The title of Olivia Erlanger’s exhibition at London’s Soft Opening — “Home is a Body” — brings to mind Louise Bourgeois’ “Femme Maison” series, in which the artist depicted the female form as being conflated with the architecture of the home. In her painting from 1947, the domestic environment is rendered as an interchangeable anthropomorphic surrogate, with the shape of a house or apartment building in place of where a head or torso might be found.
Erlanger’s heart-shaped fence sculpture, Wyndcliffe (2020), conveys a similar symbolic presence. The iconography is romantic, even cute. However, the coldness of the aluminum material, with the point of each picket sharpened like the tip of a knife, indicates a more sinister analysis. Akin to the work of Bourgeois, this demarcated area of refuge, even love, instead becomes a location of confinement or alienation. Interested in the mythology surrounding ‘the American Dream’, the aesthetic of suburbia — from the distinctive picket fences to flat-pack homes, garages, and laundromats — has occupied much of Erlanger’s practice, often depicting the urban landscape as a space of isolation or estrangement. Earlier this year, in Los Angeles, she presented a trio of snow-globe sculptures, the miniature houses inside trapped and siloed from the rest of the world.
The other five works in the show, each titled after a different time of day — 11:34 AM; 3:07 PM; 5:13 PM; 8:41 PM; 12:21 AM (all 2020) —all take the same form. A dollhouse-like room, complete with a selection of miniature furniture and objects, encased by a clear, plexiglass dome, set within a frame shaped like a large eye. When compressed, this concept of “home is a body” is also suggestive of the word “homebody,” an individual who prefers to stay indoors rather than venture out. However, in this case, all the ‘home bodies’ are absent, only able to be represented metonymically through a selection of specific possessions. Erlanger’s attention to detail is exacting, and each item is discernible despite its scale. The objects are additionally listed in the materials section of the work’s captions, configured as a litany of stuff. Across all the rooms, these include: Mac desktop, pink MacBook, white fender, bench press, dumbbell, Coca-Cola, Pepsi, Evian, bicycle, armchair, knockoff Noguchi table, dirty laundry, cactus, books, posters, among other things. There is a sense of accessibility. The items are both familiar (the quintessential rubber duck in the bathroom) and topical (the keyboard balanced on a paint box perhaps indicative of a makeshift home office). Their proximity to current trends — the ‘millennial pink’ computer, succulents, a particular design aesthetic — allows the potential inhabitants of the space to become an amorphous being rather than a singular individual, in addition to questioning how identity and personal taste is actually led and shaped by consumerism and market influences.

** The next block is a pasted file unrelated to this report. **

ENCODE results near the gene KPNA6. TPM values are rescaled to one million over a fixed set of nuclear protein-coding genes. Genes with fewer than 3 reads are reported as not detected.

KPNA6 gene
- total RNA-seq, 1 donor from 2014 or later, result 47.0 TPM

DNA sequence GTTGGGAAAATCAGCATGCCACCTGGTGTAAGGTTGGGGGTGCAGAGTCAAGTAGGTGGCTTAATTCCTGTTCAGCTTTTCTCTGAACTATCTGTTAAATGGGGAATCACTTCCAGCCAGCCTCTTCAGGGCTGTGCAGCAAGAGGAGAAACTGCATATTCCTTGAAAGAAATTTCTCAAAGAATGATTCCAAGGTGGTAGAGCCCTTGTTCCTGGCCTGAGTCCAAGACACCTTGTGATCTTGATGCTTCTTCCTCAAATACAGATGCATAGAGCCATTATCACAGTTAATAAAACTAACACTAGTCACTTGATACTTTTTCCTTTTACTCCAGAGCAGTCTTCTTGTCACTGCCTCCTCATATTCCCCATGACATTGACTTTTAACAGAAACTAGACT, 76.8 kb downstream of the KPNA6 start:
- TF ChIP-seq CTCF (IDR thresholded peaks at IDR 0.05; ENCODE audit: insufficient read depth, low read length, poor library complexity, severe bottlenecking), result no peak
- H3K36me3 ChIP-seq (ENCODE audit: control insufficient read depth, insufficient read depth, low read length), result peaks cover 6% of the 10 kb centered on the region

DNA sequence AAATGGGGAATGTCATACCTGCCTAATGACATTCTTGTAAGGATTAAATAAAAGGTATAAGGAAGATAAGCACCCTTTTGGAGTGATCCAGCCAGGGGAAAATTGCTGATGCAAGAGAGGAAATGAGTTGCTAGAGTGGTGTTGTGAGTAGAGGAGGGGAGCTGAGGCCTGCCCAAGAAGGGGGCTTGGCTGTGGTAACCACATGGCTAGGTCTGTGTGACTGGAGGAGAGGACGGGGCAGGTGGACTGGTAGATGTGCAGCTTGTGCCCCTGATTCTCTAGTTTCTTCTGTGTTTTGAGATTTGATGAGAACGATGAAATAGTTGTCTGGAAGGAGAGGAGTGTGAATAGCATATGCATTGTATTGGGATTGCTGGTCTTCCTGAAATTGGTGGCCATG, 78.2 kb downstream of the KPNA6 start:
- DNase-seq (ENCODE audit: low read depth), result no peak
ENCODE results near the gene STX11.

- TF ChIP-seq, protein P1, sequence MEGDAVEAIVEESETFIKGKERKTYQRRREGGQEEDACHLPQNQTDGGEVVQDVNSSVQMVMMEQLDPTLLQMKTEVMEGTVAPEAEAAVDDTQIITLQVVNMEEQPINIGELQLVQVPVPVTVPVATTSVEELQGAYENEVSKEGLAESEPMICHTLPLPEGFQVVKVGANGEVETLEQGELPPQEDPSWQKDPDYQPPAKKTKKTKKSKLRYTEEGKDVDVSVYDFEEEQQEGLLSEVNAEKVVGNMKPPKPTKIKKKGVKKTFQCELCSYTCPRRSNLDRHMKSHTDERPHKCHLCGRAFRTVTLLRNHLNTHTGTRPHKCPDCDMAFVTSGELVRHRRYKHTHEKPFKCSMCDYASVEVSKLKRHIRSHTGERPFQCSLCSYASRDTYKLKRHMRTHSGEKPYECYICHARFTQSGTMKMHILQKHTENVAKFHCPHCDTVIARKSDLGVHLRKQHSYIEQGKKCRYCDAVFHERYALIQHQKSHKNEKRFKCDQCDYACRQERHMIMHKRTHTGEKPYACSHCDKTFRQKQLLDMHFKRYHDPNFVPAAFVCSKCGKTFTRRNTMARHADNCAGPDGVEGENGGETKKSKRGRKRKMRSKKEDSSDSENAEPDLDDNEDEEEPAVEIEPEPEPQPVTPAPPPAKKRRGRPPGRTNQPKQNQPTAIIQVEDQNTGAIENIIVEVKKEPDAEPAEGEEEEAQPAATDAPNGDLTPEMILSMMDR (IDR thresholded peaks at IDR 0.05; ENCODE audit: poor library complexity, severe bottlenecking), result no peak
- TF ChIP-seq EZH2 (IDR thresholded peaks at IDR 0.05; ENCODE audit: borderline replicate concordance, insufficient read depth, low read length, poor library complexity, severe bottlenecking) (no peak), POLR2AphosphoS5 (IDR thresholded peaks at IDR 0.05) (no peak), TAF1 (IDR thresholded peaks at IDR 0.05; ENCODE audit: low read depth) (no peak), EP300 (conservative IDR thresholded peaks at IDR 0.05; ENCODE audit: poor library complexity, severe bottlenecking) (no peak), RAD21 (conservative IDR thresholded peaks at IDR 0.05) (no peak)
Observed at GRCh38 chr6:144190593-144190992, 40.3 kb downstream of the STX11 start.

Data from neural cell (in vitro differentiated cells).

Although the interior of each environment is unique, the serial nature of their exterior can be analyzed through ideas of modularity and mass production, notions which are also commonplace within the history of post-war suburban architecture and town planning. In the introduction to The Infinite Line (2004), the art historian Briony Fer writes of repetition: “It is a means of organizing the world … of disordering and undoing … utopian or dystopian … animating and transforming the most everyday and routine habits of looking.” In her text “Endless Days,” commissioned to accompany the exhibition, Orit Gat perceives Erlanger’s constructions as akin to surveillance cameras. This concept of CCTV perhaps supports a far more dystopian interpretation of Fer’s “everyday and routine habits of looking”: the sinister observance of the state. Like a voyeur, the viewer is free to peek in unobserved, but there is not much pleasure to be derived from this snooping. Rather, the home is packaged as a product, a timestamp, an extract of an abstract existence, with the potential for replication.